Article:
Patient of the Month
Meet Stella, a 7-year-old Shih Tzu mix dog owned and loved by Carol DelFavero of Windsor Locks, shown here in a photograph by our veterinary technician, Jen Haire.
As Carol explains it:
“Stella was adopted one week after I had to have my beloved Louie put down. I didn’t think he could be replaced, but when she was brought to me shaking and afraid, my heart melted. Stella’s elderly owner had died just a few days before she was brought to me by his daughter who had heard I’d lost Louie. Louie could never be replaced, but now I had a new companion and friend. Stella is a happy, generally friendly little girl that is one of the dearest dogs I have ever had. She is very strong willed and has to be made to think obeying is her own idea. She can be a fussy eater and will leave her food in the dish all day and not touch it. On the other hand she adores raw cauliflower, green beans and broccoli and fresh or, especially, frozen peas. Usually she is not one to eat things she shouldn’t, so I have no idea how or why she ingested the ornament.”
It is that ornament’s hook that opens our most recent adventure with Stella. She was brought to Suffield Veterinary Hospital in December unable to keep anything down and generally feeling poorly. After an examination, Dr. Burke took X-rays of her abdomen and saw the looped piece of wire that springs open inside an ornament to attach a hook to, lodged just where the stomach joins the small intestine. While an easy option would be to just operate on Stella to remove the wire, Dr. Burke realized that there might be a better way, and suggested a specialist at VCA Boston Road Animal Hospital in Springfield who might be able to remove the wire using an endoscope. Because the wire is so sharp, the specialists were concerned that the wire might have already perforated her bowel, but luckily were able to retrieve it safely, and Stella bounced right back to normal.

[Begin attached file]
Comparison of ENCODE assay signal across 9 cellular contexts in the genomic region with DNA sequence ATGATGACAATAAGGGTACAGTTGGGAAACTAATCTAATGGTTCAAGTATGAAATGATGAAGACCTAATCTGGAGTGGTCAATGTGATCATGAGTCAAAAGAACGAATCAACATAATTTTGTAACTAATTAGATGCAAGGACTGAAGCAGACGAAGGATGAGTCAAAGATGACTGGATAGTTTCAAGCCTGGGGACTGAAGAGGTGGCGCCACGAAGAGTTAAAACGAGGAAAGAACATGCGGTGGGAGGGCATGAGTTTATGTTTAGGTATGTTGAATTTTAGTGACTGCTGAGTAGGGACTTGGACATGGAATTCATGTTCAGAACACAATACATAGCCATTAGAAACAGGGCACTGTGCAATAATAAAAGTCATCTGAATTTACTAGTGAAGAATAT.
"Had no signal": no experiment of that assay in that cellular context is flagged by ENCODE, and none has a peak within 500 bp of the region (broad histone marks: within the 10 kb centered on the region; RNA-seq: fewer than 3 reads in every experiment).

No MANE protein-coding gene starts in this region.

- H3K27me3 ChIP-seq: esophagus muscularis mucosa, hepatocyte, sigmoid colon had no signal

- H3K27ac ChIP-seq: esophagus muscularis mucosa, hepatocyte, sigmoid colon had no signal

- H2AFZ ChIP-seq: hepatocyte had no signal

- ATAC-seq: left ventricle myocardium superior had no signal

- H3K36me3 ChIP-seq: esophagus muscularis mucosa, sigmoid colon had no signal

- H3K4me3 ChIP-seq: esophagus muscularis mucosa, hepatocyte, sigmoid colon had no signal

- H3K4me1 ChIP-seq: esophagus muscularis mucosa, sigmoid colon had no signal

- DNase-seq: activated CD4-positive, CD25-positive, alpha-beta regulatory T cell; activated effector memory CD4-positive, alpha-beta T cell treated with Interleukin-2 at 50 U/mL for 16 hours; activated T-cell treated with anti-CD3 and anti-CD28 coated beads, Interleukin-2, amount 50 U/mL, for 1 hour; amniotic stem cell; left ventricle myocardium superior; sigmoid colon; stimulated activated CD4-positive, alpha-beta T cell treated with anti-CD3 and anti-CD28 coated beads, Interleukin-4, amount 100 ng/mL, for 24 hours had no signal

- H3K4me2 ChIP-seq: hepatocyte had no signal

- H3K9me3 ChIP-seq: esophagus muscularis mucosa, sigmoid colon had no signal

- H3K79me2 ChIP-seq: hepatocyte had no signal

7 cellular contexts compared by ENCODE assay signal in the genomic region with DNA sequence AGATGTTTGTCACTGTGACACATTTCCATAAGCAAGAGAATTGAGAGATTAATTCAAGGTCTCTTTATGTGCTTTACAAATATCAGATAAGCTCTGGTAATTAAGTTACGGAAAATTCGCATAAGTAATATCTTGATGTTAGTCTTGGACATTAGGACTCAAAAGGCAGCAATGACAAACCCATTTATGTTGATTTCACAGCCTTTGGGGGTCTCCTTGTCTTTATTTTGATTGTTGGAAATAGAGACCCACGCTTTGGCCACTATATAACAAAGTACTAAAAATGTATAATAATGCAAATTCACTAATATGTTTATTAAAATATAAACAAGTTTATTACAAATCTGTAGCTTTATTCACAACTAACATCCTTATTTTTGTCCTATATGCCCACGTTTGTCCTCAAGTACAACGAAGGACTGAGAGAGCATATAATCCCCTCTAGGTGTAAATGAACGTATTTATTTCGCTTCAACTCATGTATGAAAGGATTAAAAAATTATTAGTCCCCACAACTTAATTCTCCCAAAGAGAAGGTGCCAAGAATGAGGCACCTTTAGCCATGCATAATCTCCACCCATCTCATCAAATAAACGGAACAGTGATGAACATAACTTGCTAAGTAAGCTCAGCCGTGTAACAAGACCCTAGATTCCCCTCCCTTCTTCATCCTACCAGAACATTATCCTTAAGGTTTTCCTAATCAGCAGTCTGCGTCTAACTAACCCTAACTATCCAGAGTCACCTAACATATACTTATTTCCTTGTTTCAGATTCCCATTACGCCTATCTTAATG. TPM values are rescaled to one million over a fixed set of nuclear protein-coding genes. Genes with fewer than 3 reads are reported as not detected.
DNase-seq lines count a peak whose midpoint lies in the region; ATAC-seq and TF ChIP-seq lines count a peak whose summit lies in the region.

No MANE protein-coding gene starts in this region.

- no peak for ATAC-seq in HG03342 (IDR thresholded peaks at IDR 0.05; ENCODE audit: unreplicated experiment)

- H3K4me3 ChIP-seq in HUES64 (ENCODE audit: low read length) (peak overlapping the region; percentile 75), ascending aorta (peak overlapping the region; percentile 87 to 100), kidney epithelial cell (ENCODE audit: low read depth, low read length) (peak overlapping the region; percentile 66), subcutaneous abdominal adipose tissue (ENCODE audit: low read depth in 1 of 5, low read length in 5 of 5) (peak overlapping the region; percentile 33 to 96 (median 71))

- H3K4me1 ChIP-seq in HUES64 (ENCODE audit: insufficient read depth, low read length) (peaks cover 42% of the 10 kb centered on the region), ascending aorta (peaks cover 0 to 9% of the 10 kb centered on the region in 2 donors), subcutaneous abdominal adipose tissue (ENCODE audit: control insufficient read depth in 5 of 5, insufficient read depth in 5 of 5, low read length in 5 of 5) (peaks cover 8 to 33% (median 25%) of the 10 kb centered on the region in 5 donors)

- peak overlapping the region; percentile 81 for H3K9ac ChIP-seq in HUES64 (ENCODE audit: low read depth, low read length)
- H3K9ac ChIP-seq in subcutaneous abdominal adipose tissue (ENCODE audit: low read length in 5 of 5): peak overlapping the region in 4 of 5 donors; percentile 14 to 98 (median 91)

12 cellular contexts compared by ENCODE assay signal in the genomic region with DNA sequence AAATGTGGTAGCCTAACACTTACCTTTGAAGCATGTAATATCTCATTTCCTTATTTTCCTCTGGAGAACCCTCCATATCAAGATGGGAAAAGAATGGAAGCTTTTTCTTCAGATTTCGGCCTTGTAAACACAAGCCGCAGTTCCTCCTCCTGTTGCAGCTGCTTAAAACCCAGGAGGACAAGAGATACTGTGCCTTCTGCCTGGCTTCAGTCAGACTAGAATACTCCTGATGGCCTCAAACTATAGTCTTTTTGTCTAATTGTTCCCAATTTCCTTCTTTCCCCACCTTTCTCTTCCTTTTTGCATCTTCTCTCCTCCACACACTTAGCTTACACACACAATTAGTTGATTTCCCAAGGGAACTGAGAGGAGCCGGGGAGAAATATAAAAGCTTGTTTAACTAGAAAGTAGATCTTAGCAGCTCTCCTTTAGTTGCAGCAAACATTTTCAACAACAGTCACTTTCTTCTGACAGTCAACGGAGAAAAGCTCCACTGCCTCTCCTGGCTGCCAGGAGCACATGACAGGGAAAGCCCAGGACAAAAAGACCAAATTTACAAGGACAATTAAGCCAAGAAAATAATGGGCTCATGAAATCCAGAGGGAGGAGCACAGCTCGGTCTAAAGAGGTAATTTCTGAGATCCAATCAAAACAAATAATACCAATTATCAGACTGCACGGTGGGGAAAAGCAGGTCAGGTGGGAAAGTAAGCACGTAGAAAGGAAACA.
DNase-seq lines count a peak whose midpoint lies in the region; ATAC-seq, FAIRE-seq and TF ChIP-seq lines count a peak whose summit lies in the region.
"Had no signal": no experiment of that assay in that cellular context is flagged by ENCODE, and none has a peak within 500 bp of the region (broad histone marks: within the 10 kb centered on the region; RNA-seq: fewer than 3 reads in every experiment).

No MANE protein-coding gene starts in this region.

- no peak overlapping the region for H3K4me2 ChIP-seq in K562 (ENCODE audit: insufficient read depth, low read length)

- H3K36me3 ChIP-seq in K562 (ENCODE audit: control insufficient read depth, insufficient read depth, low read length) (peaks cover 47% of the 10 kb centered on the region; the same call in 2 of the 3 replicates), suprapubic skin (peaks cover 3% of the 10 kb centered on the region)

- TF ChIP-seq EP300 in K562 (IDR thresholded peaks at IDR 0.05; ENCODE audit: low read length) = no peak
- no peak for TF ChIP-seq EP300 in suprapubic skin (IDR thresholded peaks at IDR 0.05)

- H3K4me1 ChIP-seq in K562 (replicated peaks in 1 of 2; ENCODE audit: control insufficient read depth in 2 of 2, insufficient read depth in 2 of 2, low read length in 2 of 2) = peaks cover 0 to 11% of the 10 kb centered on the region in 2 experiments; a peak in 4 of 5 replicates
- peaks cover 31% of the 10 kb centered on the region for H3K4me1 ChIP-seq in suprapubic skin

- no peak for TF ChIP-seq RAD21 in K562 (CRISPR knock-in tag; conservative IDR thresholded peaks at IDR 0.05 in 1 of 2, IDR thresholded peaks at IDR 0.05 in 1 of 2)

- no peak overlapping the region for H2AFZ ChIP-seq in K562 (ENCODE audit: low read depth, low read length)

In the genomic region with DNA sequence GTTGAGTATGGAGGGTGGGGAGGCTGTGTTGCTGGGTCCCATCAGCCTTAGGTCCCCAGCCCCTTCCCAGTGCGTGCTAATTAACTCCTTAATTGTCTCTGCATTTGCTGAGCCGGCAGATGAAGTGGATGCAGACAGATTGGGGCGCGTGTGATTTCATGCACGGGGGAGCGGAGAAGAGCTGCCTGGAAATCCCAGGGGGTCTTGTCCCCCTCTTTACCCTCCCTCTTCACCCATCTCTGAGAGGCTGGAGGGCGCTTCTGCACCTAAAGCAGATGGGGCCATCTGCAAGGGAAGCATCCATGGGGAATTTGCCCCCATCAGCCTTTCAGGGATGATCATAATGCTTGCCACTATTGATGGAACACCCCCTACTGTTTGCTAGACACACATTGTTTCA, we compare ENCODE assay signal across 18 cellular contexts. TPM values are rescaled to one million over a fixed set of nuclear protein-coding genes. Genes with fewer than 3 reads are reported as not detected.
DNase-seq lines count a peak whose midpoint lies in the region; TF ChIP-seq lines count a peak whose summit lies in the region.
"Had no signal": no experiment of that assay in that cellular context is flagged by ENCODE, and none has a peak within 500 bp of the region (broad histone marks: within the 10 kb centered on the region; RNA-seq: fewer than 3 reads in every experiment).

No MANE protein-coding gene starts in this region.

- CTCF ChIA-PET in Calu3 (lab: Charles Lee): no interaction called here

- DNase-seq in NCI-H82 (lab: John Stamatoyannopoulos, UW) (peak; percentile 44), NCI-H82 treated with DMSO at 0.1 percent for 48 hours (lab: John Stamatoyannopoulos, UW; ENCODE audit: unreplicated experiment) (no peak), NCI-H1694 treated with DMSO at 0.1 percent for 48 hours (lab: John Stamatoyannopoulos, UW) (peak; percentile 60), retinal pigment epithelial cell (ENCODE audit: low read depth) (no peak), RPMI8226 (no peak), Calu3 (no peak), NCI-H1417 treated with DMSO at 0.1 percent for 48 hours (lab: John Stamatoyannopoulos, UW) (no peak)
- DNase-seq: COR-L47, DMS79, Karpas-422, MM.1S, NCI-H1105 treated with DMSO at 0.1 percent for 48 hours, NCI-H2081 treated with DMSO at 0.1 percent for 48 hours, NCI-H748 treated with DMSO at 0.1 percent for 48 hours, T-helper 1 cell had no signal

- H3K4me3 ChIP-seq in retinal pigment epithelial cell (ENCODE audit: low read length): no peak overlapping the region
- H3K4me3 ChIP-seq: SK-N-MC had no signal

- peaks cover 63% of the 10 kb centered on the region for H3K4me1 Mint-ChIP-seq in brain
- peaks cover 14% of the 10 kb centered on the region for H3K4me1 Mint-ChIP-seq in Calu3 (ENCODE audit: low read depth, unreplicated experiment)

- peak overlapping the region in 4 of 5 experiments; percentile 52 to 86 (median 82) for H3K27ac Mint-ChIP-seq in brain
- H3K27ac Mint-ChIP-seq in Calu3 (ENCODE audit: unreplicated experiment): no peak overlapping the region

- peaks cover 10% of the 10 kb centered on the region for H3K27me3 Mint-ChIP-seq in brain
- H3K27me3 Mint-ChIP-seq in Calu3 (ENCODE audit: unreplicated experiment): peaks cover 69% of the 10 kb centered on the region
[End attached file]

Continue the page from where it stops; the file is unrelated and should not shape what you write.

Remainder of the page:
Again, as told by her owner, “Stella is herself again. She doesn’t mind the cold and enjoys romping in the snow. Shredding paper is her only destructive behavior. She loves climbing on to the back of furniture and on to the top of the back seat of the car. She is a great watchdog and is very protective of me. I feel so fortunate that Dr. Burke and staff directed me to the help I needed to save her from what could have been a disastrous outcome.”
For serving as a reminder that even the least likely dogs can swallow unexpected items, we are happy to name Stella the February 2018 Suffield Veterinary Patient of the Month.